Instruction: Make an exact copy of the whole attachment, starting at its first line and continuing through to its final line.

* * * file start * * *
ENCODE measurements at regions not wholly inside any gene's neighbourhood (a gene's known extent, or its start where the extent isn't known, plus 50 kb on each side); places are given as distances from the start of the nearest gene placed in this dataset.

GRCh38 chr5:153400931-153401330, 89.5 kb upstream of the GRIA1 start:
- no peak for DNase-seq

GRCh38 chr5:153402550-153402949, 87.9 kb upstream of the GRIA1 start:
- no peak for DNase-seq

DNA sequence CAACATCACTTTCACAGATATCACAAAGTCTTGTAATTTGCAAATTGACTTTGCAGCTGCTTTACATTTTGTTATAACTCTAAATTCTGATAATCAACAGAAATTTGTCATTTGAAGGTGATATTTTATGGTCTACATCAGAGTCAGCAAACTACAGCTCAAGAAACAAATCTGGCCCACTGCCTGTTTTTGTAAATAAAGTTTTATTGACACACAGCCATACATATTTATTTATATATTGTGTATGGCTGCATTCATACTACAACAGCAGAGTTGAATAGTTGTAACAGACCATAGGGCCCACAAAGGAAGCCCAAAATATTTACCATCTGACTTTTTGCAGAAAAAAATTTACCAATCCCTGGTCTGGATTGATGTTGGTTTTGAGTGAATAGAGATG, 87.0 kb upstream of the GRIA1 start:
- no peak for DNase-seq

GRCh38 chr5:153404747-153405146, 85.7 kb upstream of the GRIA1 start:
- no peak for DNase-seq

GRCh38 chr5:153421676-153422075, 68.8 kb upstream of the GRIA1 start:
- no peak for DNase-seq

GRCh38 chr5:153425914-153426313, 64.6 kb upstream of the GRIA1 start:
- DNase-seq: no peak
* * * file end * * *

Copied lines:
ENCODE measurements at regions not wholly inside any gene's neighbourhood (a gene's known extent, or its start where the extent isn't known, plus 50 kb on each side); places are given as distances from the start of the nearest gene placed in this dataset.

GRCh38 chr5:153400931-153401330, 89.5 kb upstream of the GRIA1 start:
- no peak for DNase-seq

GRCh38 chr5:153402550-153402949, 87.9 kb upstream of the GRIA1 start:
- no peak for DNase-seq

DNA sequence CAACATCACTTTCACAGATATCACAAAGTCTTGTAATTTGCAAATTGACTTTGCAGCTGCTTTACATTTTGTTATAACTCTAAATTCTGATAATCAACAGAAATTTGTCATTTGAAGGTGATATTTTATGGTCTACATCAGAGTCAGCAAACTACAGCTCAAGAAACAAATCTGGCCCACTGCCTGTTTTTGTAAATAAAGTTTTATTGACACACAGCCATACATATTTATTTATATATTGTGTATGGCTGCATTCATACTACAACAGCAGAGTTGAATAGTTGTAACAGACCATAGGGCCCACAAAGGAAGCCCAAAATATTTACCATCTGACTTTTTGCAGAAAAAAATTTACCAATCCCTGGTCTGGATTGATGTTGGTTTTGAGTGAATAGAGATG, 87.0 kb upstream of the GRIA1 start:
- no peak for DNase-seq

GRCh38 chr5:153404747-153405146, 85.7 kb upstream of the GRIA1 start:
- no peak for DNase-seq

GRCh38 chr5:153421676-153422075, 68.8 kb upstream of the GRIA1 start:
- no peak for DNase-seq

GRCh38 chr5:153425914-153426313, 64.6 kb upstream of the GRIA1 start:
- DNase-seq: no peak